1. Equivalence that can appear at word level. Baker gives a definition of the term word since it should be remembered that a single word can be regarded as being a more complex unit or morpheme, and it discuss about lexical meaning.[12]
  2. Above word level equivalence, when translating from one language into another. In this section, the translator concentrates on the type of lexical pattering, they are collocation, idioms, and fixed expression.[13]
  3. Grammatical equivalence, when referring to the diversity of grammatical categories across languages. Baker focuses on number, tense and aspects, voice, person and gender.[14]. In the process of translation; such differences between SL and the TL often imply some change in the information content. When the SL has a grammatical category that the TL lacks, this change can take the form of adding information to the target text. On the other hand, if it is the target language that lacks a category, the change can take the form of omission.
  4. Textual equivalence when referring to the equivalence between a SL text and a TL text in terms of thematic and information structure.[15] She also adds the discussion in this section about cohesion.[16]
  5. Pragmatic equivalence, when referring to implicaturs and strategies of avoidance during the translation process.[17]

Vinay and Darbelnet, Jakobson, Nida and Taber, Catford, House, and finally is Baker. These theorists have studied equivalence in relation to the translation process, using different approaches.

C.Grammatical Equivalence

Grammar is the set of rules which determine the way in which units such as words and phrases can be combined in a language. Grammar has two main dimensions: morphology and syntax, morphology concern the structure of single words, the way in which their form varies to indicate specific contrast in the grammatical system (example: singular/plural, number, present/past), syntax concerns the grammatical structure of groups of words (clauses or sentence),the linear sequence of classes of words (noun, verb, adverb, adjective, etc).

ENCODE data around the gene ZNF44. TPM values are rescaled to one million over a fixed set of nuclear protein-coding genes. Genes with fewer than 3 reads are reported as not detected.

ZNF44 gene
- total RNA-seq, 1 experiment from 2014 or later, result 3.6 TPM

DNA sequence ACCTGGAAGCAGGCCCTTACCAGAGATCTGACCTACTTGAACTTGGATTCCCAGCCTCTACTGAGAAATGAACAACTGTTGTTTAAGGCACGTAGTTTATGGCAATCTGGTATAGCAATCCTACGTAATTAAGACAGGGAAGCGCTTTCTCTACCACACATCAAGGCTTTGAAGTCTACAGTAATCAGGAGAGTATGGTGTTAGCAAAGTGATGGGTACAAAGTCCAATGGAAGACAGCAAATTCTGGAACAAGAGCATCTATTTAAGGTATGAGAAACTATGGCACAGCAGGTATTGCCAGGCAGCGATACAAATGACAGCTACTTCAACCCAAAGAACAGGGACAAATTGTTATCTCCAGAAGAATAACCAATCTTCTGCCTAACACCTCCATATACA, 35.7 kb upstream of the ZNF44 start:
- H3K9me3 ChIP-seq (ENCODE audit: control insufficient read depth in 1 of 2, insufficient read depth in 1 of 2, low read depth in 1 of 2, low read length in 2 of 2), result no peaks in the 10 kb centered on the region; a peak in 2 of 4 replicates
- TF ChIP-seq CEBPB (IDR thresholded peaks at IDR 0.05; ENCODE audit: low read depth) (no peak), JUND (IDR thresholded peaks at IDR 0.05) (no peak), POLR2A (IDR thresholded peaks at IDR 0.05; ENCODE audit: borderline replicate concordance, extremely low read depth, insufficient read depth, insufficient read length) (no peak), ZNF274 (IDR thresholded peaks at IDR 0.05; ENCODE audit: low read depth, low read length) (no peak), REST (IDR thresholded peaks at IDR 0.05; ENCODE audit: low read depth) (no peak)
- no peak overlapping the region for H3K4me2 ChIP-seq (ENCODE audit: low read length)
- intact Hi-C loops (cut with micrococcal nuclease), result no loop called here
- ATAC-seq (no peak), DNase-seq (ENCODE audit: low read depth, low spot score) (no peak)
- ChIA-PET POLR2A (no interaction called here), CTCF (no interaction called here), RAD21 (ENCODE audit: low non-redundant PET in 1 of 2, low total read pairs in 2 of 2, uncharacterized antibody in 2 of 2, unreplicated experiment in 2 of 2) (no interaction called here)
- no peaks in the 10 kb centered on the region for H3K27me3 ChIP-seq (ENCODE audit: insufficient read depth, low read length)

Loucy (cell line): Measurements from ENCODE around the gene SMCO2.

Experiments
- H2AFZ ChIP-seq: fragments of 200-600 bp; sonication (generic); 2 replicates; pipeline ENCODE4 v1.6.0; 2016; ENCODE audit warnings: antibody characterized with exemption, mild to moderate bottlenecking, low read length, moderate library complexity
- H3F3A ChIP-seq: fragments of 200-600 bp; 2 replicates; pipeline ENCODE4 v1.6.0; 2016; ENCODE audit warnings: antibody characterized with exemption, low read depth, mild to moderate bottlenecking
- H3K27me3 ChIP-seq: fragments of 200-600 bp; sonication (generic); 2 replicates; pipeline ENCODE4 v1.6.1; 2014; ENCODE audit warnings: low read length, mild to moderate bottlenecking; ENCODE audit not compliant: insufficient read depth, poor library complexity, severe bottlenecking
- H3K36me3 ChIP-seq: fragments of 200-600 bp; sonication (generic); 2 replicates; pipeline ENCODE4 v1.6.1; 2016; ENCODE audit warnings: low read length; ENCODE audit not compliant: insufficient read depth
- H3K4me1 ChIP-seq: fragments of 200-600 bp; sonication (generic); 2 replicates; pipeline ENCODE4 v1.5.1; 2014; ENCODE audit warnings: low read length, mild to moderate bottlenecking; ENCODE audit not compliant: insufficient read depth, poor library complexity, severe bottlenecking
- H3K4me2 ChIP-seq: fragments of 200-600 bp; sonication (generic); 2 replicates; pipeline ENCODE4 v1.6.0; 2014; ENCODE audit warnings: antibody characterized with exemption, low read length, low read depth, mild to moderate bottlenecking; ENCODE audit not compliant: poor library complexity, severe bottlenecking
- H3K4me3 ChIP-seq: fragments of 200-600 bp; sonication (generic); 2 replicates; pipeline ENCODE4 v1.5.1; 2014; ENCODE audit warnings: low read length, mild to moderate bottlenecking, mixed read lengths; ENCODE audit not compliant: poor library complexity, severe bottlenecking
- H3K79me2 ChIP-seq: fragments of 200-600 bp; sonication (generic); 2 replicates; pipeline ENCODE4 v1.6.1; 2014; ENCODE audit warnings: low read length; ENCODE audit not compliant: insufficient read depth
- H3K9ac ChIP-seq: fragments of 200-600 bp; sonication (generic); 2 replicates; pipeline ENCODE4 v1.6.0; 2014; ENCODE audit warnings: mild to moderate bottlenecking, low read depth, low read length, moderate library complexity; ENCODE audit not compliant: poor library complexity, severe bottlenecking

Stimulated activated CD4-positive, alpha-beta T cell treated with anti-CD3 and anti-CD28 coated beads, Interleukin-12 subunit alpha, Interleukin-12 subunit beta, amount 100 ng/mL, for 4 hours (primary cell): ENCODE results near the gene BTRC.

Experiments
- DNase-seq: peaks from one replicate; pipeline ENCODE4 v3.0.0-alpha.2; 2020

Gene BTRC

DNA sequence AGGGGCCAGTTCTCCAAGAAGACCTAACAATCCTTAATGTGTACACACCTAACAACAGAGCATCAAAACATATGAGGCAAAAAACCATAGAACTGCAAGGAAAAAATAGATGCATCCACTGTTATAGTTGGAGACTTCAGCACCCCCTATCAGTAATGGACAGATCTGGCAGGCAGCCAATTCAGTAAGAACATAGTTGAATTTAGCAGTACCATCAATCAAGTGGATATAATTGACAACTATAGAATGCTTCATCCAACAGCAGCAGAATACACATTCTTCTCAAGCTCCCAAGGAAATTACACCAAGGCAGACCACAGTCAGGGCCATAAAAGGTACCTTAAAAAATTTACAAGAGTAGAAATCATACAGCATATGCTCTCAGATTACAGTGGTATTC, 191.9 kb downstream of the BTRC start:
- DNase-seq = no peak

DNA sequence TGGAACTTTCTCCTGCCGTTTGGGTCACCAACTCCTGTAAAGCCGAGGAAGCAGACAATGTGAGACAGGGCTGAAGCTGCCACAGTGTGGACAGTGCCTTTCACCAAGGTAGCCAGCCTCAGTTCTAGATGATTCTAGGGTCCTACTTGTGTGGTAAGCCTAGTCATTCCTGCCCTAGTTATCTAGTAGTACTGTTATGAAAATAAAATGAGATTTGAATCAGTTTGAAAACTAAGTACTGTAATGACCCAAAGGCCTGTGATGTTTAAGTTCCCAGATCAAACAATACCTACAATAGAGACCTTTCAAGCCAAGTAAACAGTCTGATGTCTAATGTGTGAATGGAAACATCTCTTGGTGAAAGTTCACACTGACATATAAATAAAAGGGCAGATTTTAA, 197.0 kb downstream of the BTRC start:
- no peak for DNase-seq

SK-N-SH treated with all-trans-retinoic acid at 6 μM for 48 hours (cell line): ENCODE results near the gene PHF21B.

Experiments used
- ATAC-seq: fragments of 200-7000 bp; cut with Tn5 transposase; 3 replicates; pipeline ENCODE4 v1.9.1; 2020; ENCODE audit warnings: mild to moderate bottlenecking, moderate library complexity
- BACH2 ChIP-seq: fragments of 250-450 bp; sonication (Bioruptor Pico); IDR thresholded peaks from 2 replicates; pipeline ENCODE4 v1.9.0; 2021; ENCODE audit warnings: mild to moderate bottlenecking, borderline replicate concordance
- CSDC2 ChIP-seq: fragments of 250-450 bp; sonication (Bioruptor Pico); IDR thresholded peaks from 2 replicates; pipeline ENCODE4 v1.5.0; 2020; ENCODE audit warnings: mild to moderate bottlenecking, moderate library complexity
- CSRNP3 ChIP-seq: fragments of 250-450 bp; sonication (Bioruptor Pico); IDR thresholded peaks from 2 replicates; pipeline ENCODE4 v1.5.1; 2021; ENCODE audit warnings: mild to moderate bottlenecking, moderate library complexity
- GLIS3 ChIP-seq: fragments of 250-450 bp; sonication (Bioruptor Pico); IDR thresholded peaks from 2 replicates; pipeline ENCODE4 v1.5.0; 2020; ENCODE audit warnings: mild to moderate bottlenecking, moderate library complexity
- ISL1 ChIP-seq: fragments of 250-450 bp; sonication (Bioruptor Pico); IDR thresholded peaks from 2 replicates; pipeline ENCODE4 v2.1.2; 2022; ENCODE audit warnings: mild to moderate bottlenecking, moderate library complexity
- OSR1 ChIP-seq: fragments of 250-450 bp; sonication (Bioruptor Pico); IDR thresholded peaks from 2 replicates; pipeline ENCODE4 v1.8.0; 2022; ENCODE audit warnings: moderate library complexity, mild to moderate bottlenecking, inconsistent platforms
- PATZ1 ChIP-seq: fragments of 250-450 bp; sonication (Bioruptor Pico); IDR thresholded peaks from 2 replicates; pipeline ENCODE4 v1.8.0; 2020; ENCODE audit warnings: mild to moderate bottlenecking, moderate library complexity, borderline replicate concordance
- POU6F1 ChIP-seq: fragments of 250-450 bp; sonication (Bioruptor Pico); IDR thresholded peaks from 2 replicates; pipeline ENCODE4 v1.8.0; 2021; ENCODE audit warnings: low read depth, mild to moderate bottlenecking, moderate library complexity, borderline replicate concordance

Different grammatical structures in the SL and TL may cause remarkable changes in the way the information or message is carried across, these changes may induce the translator either to add or to omit information in the TT because of the lack of particular grammatical devices in the TL itself, amongst these grammatical devices which might cause problems in translation.[18]

As far as translation is concerned, the most important difference between grammatical and lexical choices is that the former are generally obligatory while the latter are largely optional. In the process of translation, such different between source language and the target language often imply some change in the information content. When the source language has a grammatical category that the target language lacks, this change can take the form of adding information to the target text. On the other hand, if it is the target language that lacks a category, the change can take the form of omission. grammatical rules may vary across languages and this may pose some problems in terms of finding a direct correspondence in the TL.